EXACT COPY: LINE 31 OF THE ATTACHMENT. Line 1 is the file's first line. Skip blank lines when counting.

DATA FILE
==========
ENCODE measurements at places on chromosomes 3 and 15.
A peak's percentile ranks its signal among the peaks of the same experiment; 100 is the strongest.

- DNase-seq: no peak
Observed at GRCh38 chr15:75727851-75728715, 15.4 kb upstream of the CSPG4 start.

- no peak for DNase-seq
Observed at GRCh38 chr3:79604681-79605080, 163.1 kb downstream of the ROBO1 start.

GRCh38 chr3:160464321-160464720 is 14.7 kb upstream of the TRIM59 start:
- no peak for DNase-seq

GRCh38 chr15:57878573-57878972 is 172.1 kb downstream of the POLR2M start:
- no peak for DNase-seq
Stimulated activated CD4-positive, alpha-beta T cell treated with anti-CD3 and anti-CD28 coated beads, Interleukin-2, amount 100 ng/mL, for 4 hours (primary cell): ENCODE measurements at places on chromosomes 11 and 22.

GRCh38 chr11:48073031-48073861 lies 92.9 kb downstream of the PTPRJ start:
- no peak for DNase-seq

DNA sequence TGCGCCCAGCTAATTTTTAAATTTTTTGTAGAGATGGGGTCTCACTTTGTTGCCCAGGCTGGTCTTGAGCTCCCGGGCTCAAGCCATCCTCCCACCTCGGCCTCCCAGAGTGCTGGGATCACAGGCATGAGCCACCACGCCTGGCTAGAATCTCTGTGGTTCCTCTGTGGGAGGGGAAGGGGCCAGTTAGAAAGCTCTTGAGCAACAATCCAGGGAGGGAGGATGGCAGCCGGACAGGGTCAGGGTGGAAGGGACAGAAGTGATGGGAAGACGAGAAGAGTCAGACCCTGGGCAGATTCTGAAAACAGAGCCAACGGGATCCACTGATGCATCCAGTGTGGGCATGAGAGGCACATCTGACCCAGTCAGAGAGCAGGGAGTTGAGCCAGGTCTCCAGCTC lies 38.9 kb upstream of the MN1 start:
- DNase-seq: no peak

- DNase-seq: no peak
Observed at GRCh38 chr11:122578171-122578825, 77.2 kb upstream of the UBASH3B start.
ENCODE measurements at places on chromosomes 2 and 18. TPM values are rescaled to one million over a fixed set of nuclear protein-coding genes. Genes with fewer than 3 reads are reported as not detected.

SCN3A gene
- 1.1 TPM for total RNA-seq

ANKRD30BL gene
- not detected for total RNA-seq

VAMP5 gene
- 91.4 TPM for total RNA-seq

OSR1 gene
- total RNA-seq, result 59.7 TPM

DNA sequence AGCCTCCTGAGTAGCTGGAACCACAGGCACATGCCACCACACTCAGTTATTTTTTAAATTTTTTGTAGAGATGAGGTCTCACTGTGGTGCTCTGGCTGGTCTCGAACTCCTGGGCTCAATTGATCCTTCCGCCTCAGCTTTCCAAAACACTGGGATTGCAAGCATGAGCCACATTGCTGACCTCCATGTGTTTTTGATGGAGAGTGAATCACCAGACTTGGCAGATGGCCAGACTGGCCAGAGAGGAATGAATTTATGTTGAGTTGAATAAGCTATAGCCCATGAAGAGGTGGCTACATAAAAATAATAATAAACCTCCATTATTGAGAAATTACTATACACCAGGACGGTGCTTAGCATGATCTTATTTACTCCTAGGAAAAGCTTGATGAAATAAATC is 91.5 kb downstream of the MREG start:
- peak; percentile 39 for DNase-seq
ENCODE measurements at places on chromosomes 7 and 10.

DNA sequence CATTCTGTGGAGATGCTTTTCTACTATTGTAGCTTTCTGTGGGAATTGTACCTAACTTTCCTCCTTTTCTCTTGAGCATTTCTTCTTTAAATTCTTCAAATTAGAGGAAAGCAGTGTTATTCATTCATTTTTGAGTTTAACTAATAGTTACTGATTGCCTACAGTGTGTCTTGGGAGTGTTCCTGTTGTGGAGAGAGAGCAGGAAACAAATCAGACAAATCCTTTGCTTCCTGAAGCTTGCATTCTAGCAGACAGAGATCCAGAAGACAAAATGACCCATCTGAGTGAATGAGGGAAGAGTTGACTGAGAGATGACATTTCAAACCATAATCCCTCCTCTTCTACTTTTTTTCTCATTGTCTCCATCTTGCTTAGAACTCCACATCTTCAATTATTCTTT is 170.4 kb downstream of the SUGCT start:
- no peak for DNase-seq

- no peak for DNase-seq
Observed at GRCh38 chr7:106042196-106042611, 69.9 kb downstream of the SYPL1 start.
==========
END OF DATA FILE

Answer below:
- no peak for DNase-seq